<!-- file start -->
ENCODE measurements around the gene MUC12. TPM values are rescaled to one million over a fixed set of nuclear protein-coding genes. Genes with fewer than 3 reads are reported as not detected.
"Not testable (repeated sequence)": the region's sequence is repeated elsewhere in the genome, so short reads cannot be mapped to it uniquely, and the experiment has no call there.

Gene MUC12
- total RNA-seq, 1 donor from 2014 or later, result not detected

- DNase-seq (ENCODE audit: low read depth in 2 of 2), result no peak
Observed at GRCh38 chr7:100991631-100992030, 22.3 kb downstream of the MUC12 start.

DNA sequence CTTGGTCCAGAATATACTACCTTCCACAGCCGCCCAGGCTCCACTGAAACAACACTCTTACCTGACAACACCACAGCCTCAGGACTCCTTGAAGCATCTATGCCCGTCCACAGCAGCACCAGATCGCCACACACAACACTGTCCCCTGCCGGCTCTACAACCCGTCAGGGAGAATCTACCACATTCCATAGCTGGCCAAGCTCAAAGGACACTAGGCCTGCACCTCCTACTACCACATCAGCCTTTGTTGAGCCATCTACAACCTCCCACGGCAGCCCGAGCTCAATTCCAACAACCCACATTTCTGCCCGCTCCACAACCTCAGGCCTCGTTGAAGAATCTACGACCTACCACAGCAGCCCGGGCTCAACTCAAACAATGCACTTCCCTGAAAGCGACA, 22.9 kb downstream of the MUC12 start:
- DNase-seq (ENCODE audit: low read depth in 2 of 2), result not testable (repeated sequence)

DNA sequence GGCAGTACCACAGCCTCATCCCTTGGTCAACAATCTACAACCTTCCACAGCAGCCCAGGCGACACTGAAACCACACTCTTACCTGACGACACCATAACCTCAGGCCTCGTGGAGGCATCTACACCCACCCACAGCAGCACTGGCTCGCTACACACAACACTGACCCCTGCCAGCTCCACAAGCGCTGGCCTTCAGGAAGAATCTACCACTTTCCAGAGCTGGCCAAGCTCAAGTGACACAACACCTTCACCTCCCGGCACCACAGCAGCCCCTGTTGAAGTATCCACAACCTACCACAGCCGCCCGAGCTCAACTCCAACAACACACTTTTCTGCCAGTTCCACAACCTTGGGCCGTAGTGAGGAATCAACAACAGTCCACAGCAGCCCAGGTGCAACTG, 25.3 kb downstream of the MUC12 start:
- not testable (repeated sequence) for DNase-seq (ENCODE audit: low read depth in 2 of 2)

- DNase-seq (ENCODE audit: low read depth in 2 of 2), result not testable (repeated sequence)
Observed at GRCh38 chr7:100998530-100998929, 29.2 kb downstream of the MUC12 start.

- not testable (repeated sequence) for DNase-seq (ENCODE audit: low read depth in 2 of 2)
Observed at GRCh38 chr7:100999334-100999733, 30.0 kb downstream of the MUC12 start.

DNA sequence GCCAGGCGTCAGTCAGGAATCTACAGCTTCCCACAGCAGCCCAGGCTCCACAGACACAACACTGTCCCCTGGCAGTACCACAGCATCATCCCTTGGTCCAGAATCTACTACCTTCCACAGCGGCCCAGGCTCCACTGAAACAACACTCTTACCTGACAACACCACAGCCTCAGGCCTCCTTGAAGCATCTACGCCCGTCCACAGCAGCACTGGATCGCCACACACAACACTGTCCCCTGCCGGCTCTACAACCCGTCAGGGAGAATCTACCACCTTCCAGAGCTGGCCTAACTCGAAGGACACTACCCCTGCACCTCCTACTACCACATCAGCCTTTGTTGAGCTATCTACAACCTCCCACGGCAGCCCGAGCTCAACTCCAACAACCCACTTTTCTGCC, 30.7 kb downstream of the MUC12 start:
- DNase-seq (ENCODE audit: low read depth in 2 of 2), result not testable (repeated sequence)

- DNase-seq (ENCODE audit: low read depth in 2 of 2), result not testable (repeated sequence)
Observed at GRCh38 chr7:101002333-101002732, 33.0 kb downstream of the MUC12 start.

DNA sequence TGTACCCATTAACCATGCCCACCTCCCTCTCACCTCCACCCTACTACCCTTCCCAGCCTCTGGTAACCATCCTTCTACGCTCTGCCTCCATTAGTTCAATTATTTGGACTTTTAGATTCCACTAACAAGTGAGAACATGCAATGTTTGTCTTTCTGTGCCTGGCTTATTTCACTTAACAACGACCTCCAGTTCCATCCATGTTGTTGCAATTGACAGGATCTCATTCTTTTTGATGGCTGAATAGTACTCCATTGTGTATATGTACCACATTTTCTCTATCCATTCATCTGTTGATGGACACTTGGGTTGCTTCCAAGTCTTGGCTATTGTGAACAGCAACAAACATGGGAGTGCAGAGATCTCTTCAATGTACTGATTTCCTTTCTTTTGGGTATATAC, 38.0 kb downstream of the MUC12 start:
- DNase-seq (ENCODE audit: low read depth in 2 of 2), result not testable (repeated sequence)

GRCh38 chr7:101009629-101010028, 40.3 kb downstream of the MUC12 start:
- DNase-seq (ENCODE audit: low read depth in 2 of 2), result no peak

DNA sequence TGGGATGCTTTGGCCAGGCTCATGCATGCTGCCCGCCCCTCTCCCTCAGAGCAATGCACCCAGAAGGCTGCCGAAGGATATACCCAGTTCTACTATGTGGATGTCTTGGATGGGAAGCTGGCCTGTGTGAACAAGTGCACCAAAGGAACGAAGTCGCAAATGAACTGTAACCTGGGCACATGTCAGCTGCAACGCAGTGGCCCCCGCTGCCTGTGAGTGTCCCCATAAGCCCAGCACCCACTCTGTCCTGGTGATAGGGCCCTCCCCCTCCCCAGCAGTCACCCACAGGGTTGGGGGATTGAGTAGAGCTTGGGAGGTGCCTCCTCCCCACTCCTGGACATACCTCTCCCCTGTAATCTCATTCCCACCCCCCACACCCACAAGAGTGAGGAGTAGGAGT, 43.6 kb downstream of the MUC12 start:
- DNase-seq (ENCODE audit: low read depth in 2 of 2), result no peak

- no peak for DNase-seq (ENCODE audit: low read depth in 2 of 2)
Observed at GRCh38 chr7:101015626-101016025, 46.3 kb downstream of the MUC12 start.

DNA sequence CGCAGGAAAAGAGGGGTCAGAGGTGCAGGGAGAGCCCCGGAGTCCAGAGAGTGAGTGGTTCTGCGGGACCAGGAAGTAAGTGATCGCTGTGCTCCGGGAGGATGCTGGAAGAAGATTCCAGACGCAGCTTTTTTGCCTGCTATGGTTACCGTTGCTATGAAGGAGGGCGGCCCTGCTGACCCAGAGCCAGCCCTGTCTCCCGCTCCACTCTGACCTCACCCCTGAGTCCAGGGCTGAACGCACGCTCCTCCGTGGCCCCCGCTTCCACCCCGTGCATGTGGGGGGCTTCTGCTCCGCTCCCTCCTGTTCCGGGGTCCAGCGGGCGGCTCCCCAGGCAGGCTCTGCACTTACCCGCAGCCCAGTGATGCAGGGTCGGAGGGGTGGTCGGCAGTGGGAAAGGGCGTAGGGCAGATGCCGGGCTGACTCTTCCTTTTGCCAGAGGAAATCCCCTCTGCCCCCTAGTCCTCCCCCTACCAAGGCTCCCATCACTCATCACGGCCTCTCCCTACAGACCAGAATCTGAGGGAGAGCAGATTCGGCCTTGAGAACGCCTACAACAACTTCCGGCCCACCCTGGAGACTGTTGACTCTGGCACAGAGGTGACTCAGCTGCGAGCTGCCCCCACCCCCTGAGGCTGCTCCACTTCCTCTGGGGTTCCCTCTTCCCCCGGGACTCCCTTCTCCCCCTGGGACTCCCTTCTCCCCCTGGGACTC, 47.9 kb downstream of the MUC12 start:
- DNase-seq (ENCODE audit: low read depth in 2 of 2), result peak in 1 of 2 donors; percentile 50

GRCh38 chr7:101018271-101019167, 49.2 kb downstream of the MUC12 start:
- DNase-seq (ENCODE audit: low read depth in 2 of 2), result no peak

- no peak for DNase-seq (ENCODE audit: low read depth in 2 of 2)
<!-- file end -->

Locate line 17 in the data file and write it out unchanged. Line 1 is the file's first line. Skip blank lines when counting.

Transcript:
- DNase-seq (ENCODE audit: low read depth in 2 of 2), result not testable (repeated sequence)